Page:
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4th June 2020
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What Makes A Murderer Trailer

In this three-part series pioneering neuro-criminologist Professor Adrian Raine teams up with leading forensic psychologist Dr. Vicky Thakordas-Desai, to take three convicted murderers on a documentary journey of self-discovery. Made by Dragonfly and UnderworldTV, a production company that brings together programme-makers and convicted ex-criminals, the series will see each perpetrator explore their life and crimes in unprecedented detail, while experts will help them to uncover the previously hidden sociological, biological and psychological factors that may have influenced their behavioural traits, their actions and ultimately, their path to criminality.

Convicted murderers submit themselves to biological and psychological investigations to determine whether they truly had control over their actions. First up is 71-year-old John Massey, Britain’s longest-serving murderer, who spent 43 years in prison for the fatal shooting of a nightclub bouncer in 1975. Neurocriminologist Professor Adrian Raine looks for biological causes of his aggressive, risk-taking and psychopathic behaviour, and forensic psychologist Dr Vicky Thakordas-Desai takes him back in time to his most painful childhood experiences.

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Amanda Knowles MBE 21st November 2019 at 8:46 pm

This evening I will be watching part one of a three-part documentary ‘What Makes a Murderer’ on Channel 4 at 9pm.

I first met film maker Adam Boone head of creative at Underworld TV in the autumn of 2018 when I took part in Caravan Media’s acclaimed Channel 5 documentary ‘James Bulger: The New Revelations’ and was immediately impressed by the integrity of the man and the aspirations of Underworld TV a production company that brings together program makers and convicted ex-criminals.

When I joined the crew for their 2018 Christmas Party in Peckham, I found that in common with the aspirations of Your Life Your Story, Underworld TV strives to bring new voices and perspectives to public attention and to subvert stereotypes and misconceptions.

During the many years spent looking after other people’s children in the British Care system I have witnessed first-hand the manifestation of adverse childhood experiences and trauma in behaviour and those left on their own to make the perilous journey to adulthood long before they were ready.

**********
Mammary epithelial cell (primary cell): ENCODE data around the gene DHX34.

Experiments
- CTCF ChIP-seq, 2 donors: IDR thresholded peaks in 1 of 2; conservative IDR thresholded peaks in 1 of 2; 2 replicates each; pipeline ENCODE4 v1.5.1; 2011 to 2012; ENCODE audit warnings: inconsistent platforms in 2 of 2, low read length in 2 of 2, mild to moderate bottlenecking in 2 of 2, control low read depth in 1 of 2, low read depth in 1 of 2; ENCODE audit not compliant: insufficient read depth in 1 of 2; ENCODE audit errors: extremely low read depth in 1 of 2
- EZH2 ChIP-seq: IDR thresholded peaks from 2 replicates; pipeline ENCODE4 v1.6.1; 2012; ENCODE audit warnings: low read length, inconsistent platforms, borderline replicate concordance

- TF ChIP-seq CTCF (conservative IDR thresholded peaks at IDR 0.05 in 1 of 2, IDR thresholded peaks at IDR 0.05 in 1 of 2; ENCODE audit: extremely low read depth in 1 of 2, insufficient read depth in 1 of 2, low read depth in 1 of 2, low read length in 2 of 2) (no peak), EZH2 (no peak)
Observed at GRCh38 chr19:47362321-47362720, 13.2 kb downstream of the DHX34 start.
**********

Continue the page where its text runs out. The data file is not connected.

In 2012 I became a trustee and a director of The Consortium for Therapeutic Communities a charity with an international membership that supports the development of therapeutic communities and enabling environments in children’s homes, adult mental health services, addiction services and prisons and is closely associated with the Community of Communities the an improvement and accreditation program therapeutic practice.

In this capacity I took part in a peer-review at a therapeutic community in a category B prison in the midlands. At the end of the visit we joined the men for their community meeting and as I looked at the faces of those men, I was struck by how many could have been children I might have looked after.

Of course, I already knew that looked after children were massively over-represented in the prison population statistics have been telling us that for years but, it’s only when you come face to face with the individuals behind the numbers that you feel the magnitude and shame of this failure. On another occasion I was privileged to listen to the story of a woman prisoner who had served a life sentence for her part in the murder of the man who had abused and sexually exploited her for years. The first line read, “it took me 2 years to learn how to speak and a life sentence to find my voice.”

When Adam told me about the documentary and the work of Professor Adrian Raine, I treated myself to his book, ‘The Anatomy of Violence’ which I couldn’t put down and I will be watching this series with the same interest.


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